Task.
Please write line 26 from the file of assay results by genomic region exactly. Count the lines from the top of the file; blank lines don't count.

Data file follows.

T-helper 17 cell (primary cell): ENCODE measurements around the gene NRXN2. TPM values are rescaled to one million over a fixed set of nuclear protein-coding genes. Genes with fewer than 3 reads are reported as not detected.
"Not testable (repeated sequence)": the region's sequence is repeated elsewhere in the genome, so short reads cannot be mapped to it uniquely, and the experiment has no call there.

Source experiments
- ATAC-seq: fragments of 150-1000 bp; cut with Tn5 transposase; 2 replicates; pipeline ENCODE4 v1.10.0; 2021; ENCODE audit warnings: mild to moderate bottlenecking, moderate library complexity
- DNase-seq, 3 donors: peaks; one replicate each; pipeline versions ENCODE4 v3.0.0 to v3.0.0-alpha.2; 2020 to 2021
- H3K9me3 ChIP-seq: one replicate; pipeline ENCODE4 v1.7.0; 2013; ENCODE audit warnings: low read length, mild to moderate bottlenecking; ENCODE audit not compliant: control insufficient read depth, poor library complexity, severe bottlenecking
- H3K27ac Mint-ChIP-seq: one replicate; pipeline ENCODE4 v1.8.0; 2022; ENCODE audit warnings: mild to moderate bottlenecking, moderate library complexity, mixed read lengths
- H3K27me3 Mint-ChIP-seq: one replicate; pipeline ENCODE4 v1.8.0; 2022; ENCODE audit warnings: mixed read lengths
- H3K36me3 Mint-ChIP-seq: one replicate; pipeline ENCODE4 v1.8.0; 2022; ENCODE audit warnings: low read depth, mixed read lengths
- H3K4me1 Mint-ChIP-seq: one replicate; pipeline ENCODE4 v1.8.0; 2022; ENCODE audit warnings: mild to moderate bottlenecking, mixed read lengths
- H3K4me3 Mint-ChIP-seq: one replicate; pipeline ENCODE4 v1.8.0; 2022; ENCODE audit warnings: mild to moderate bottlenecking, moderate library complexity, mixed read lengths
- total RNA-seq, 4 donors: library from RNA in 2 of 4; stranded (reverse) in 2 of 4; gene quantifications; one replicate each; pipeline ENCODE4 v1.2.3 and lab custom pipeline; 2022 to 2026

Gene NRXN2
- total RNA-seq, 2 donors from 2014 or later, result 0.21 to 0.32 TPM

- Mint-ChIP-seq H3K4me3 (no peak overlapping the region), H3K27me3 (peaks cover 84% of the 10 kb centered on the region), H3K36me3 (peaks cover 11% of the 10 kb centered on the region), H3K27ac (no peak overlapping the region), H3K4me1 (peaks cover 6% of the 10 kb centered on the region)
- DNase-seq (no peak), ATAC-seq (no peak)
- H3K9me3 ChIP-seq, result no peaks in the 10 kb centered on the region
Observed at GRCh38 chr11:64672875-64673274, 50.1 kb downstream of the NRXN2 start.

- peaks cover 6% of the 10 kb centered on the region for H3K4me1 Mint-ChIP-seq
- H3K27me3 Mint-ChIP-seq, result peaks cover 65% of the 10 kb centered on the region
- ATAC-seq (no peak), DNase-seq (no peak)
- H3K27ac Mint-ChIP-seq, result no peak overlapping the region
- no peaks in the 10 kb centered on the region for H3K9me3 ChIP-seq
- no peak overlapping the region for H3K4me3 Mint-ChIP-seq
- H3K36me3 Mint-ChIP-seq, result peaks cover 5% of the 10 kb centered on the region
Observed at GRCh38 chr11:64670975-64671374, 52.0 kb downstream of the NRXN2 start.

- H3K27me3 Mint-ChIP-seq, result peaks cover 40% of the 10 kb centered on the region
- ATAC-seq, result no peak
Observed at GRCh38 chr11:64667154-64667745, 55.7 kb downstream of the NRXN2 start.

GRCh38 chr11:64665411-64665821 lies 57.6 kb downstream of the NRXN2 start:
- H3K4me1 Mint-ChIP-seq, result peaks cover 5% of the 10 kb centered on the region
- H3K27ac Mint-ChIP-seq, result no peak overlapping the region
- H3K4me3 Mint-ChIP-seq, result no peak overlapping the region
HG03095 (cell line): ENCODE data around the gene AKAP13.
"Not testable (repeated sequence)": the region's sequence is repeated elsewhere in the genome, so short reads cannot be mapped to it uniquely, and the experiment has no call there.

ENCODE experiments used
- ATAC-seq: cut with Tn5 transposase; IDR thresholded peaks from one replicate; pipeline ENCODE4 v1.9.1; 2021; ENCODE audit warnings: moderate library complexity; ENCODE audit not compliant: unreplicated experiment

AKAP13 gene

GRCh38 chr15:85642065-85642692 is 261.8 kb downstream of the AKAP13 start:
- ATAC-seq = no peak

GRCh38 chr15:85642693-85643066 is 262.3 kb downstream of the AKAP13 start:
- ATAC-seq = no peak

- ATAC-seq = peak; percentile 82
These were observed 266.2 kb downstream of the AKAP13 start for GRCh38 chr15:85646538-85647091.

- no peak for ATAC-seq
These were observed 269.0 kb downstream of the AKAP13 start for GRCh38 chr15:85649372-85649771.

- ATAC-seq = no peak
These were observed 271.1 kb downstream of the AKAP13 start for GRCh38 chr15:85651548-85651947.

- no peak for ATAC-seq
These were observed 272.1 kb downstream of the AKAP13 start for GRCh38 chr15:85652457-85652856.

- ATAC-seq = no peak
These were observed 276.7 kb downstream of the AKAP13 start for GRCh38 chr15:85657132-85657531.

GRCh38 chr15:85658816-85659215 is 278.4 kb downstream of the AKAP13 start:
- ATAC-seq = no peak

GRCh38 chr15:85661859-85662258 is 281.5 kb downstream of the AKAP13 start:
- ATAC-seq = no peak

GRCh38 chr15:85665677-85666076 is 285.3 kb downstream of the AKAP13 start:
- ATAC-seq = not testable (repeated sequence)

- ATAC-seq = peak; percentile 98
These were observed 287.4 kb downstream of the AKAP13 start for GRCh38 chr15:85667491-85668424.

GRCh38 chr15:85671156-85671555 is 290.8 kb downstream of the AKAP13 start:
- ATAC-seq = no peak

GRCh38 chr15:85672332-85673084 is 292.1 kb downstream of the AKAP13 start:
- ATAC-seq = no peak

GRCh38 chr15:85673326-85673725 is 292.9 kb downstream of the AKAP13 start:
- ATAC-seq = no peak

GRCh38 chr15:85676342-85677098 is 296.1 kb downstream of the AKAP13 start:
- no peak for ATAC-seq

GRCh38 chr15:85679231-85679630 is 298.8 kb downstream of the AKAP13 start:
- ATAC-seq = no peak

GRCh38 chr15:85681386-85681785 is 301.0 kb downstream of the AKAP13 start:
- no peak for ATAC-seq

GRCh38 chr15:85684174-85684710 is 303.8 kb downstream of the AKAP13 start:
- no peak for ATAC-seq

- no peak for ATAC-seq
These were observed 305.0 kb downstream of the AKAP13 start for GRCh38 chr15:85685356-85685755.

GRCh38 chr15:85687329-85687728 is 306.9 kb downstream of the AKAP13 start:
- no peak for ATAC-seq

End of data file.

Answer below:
Observed at GRCh38 chr11:64670975-64671374, 52.0 kb downstream of the NRXN2 start.